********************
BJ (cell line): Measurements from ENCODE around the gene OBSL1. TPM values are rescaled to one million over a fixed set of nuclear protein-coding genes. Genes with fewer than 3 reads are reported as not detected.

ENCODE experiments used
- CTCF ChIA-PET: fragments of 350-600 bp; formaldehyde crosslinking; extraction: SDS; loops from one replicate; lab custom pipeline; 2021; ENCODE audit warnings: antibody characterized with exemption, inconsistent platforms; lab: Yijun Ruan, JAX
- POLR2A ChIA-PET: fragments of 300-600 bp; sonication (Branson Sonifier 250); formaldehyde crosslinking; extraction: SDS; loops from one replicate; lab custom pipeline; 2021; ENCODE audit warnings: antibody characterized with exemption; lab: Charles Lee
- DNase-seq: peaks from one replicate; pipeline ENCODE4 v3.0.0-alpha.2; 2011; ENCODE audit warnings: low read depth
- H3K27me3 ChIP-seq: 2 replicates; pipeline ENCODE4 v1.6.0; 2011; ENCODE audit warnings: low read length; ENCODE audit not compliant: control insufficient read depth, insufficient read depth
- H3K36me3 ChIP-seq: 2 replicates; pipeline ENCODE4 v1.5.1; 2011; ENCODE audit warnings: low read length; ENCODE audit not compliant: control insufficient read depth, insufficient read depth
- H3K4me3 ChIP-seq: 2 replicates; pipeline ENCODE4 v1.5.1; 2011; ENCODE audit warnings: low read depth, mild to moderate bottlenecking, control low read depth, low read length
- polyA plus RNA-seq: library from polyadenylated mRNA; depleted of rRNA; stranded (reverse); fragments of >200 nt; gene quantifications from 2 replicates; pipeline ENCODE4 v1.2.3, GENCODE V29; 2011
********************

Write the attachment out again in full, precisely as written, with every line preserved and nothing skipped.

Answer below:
BJ (cell line): Measurements from ENCODE around the gene OBSL1. TPM values are rescaled to one million over a fixed set of nuclear protein-coding genes. Genes with fewer than 3 reads are reported as not detected.

ENCODE experiments used
- CTCF ChIA-PET: fragments of 350-600 bp; formaldehyde crosslinking; extraction: SDS; loops from one replicate; lab custom pipeline; 2021; ENCODE audit warnings: antibody characterized with exemption, inconsistent platforms; lab: Yijun Ruan, JAX
- POLR2A ChIA-PET: fragments of 300-600 bp; sonication (Branson Sonifier 250); formaldehyde crosslinking; extraction: SDS; loops from one replicate; lab custom pipeline; 2021; ENCODE audit warnings: antibody characterized with exemption; lab: Charles Lee
- DNase-seq: peaks from one replicate; pipeline ENCODE4 v3.0.0-alpha.2; 2011; ENCODE audit warnings: low read depth
- H3K27me3 ChIP-seq: 2 replicates; pipeline ENCODE4 v1.6.0; 2011; ENCODE audit warnings: low read length; ENCODE audit not compliant: control insufficient read depth, insufficient read depth
- H3K36me3 ChIP-seq: 2 replicates; pipeline ENCODE4 v1.5.1; 2011; ENCODE audit warnings: low read length; ENCODE audit not compliant: control insufficient read depth, insufficient read depth
- H3K4me3 ChIP-seq: 2 replicates; pipeline ENCODE4 v1.5.1; 2011; ENCODE audit warnings: low read depth, mild to moderate bottlenecking, control low read depth, low read length
- polyA plus RNA-seq: library from polyadenylated mRNA; depleted of rRNA; stranded (reverse); fragments of >200 nt; gene quantifications from 2 replicates; pipeline ENCODE4 v1.2.3, GENCODE V29; 2011